New in the 2012 Personal Tax Returns

With less than 40 days left to file your taxes, most people are rolling up their sleeves and trying to get all their paperwork in place to file their 2012 tax return. This article will highlight the major changes for your 2012 tax return and provide some hints to help you get a bigger tax refund:

• This year the CRA is urging most tax payer to file electronically using NetFile. If you have no computer or access to internet, than you can still pick up a paper copy at Canada Post or Services Canada offices.

• Ontario Healthy Homes Credit- A new refundable tax credit of 15 per cent of eligible expenses is available for Ontario residents over the age of 65 who spent money to make their home safer. The deduction is also available to those who live with a family member who is a senior.
Eligible expenses includes changes to make a first-floor or secondary suite for a senior. It also includes grab bars and handrails, wheelchair ramps, walk-in bathtubs, no-slip flooring and hands free taps and hand held showers. Wheelchairs or walkers are not deductible, nor are general repairs incurred to increase the value of the home.

• Maximize OAS- As of July 1, OAS may be deferred for up to five years. If you decide to do so you will receive a larger pension when you elect to receive it and this may be good tax planning if you decide to withdraw other retirement savings investments such as RRSPs first. Also, there is the opportunity to pension split with your spouse.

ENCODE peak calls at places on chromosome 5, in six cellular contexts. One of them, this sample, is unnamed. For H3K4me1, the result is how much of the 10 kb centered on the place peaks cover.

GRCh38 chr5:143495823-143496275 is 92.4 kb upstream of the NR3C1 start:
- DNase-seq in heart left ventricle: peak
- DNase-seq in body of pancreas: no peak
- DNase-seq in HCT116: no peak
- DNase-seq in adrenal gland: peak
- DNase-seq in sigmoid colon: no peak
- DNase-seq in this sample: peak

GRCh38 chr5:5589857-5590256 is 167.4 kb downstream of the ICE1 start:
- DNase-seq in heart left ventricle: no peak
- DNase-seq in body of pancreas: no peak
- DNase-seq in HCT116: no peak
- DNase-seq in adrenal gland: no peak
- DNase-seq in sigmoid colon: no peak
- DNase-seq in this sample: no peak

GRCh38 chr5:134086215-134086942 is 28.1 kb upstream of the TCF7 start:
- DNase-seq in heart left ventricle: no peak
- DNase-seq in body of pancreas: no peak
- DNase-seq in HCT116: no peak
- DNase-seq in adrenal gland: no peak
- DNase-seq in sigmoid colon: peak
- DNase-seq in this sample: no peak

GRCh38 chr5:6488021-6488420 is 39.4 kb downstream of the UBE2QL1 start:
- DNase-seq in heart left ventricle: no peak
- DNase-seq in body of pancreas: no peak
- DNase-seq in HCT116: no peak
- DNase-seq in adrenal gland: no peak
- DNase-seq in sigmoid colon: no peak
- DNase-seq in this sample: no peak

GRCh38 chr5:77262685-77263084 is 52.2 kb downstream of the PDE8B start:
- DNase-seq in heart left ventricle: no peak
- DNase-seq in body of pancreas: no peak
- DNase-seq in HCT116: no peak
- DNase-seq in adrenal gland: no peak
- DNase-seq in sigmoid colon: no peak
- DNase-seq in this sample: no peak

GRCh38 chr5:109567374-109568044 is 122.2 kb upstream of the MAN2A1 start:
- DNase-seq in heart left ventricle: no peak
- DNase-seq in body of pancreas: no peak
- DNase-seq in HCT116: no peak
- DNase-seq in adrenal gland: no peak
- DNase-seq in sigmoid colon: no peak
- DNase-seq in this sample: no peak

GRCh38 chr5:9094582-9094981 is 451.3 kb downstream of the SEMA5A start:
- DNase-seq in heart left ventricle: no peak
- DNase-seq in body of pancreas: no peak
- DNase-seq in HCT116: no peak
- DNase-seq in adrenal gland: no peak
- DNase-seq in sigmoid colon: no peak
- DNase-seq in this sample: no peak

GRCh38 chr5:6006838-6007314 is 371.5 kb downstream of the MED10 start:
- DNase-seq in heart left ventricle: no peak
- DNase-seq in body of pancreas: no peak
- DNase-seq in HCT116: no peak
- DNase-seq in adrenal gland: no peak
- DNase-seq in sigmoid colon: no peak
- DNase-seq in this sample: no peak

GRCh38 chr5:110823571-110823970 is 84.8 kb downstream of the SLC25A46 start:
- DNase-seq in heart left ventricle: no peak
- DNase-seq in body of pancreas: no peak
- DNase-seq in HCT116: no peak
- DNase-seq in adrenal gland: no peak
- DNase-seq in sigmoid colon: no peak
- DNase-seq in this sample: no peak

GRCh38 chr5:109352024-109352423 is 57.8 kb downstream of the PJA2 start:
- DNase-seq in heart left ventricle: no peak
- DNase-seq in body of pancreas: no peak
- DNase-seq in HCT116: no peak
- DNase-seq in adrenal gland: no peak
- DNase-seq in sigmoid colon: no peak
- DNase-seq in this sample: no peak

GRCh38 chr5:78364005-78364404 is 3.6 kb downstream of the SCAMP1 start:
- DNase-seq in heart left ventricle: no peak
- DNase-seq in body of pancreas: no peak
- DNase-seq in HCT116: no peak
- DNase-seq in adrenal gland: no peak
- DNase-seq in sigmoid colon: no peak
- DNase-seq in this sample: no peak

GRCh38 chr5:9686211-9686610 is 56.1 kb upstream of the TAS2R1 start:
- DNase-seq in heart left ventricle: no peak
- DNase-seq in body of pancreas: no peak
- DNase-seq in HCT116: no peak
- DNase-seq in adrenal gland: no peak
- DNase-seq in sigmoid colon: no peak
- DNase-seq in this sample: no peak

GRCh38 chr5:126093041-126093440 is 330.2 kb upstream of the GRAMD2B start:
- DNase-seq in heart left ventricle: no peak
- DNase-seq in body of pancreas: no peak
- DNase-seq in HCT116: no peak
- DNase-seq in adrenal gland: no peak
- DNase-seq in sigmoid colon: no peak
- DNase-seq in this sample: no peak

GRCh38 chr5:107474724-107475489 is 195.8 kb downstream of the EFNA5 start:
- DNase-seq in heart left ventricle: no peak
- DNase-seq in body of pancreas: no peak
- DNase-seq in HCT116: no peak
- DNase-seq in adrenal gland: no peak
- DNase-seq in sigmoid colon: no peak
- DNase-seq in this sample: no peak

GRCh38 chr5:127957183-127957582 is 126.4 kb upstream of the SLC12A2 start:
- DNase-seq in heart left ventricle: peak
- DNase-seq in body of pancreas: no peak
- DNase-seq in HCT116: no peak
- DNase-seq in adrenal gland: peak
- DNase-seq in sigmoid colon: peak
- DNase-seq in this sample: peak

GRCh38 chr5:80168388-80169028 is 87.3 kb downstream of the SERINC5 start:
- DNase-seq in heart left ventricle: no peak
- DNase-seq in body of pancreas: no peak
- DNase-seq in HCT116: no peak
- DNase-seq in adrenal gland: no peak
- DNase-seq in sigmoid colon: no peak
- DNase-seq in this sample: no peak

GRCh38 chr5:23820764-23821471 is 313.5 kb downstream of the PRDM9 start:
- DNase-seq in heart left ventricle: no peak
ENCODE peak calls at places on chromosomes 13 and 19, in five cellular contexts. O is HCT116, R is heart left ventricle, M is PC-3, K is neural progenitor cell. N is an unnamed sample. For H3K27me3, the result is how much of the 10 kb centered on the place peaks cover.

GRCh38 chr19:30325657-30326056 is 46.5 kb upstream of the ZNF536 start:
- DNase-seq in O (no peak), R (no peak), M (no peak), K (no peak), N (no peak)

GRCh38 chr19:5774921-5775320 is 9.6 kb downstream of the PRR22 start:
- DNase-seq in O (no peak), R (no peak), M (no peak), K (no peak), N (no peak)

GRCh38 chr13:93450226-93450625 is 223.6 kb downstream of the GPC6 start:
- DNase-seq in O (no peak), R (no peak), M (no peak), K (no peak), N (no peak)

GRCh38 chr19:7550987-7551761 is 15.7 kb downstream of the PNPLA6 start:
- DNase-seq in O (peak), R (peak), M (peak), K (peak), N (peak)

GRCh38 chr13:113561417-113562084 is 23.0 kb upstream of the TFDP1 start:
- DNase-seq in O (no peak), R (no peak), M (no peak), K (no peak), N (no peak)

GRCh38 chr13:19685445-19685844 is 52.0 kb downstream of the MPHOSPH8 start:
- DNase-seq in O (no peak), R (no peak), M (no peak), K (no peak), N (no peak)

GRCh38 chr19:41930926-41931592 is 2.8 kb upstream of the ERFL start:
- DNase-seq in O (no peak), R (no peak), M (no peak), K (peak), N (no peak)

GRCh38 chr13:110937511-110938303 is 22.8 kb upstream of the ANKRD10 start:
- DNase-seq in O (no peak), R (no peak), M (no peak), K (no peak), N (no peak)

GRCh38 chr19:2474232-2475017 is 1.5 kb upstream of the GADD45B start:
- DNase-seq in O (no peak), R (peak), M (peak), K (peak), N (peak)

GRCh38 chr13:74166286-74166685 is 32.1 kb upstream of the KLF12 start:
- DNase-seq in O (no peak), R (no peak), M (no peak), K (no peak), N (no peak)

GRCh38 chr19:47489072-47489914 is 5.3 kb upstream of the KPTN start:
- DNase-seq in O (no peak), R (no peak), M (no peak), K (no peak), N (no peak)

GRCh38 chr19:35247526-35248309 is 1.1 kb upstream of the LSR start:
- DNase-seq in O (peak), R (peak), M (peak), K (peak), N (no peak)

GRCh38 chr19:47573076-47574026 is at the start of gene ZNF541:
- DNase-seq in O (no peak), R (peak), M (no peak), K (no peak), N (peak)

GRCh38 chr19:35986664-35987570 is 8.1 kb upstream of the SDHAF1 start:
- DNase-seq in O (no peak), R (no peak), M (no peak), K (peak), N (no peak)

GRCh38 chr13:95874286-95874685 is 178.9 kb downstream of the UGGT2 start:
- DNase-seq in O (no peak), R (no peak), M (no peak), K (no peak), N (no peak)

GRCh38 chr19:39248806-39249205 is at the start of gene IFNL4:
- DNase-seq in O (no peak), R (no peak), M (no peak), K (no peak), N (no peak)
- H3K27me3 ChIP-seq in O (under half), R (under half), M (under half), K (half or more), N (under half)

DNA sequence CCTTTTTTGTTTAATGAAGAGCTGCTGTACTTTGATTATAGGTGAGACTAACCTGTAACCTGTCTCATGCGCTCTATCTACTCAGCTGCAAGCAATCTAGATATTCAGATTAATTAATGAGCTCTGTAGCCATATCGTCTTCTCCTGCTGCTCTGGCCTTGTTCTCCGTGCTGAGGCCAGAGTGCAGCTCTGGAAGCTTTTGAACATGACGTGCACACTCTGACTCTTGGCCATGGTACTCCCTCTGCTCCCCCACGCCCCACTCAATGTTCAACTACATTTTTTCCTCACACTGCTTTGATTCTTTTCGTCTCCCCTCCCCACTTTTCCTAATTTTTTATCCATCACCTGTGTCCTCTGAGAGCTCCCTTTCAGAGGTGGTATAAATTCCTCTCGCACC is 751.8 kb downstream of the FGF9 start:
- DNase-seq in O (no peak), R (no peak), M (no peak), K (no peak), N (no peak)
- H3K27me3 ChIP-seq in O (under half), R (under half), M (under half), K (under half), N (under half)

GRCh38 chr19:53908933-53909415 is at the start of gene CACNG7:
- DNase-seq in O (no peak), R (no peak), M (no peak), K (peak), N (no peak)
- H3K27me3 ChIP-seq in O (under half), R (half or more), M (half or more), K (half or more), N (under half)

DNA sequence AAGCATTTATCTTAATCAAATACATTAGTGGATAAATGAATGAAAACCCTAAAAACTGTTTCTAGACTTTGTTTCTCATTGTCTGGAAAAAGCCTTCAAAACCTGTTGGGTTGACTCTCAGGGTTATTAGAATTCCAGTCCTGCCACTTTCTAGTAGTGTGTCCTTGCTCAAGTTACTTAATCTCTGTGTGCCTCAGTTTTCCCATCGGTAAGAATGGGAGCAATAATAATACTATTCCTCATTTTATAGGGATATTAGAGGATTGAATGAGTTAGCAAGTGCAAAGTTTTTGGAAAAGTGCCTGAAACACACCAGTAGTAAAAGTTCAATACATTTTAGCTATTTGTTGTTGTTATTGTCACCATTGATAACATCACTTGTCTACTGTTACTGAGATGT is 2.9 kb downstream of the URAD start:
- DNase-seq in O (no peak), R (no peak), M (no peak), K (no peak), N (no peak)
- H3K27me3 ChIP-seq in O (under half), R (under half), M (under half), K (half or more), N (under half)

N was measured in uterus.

• CPP Premium Opt Out: The way you contribute to the Canada Pension Plan (CPP) changed in January 2012. If you are between 60 and 64, you must continue to pay premiums if you work, even if you are drawing benefits from the plan. That makes you a “Working Beneficiary.” Any such additional contributions to the CPP will be saved in a “Post Retirement Benefit” (PRB) account and will increase your monthly pension benefit entitlements beginning the following year.

Note that if you continue to work from age 65 to 70, you may elect to either continue to pay premiums or opt out by filing a new form. The primary reason for opting out is the premium expense, which may be put to another use; to pay medical insurance premiums or costs, for example.

• Change to Caregiver Amount: There is a $2,000 bump in the family caregiver amount if your spouse, child or adult dependant has a mental or physical infirmity. Ensure you provide support from your medical doctor to support your claims providing specific information about the infirmity and expected duration. If the doctor charges you a fee you can claim that as an eligible medical expense.

• New medical expense claim form- There is a new method of deducting automobile expense for out of province travellers for medical expense.

• Employee Profit Sharing Tax- If you have a significant interest in your company- you may be classified as a “ specified employee” if your contributions exceed 20% of the salary withdrawn and could be paying tax on the contributions to an employee profit sharing plan. You may also take a corresponding deduction. Please contact a tax professional to properly treat this new change.

• Executors-There may be a higher surcharge for those earning greater than $500,000, the combined marginal rate is now about 48%. It is extremely important to do some retirement planning and ensure that the proper tax saving vehicles are being used (RRSP, RRIFs) to limit your income tax liability.

As Chartered Accountants in Toronto and Mississauga we can help you prepare your Canadian tax return and ensure your refund is maximized. Contact a Chartered Accountant for more tax tips by email at info@srjca.com or call us at 647-725-2537 for consultation.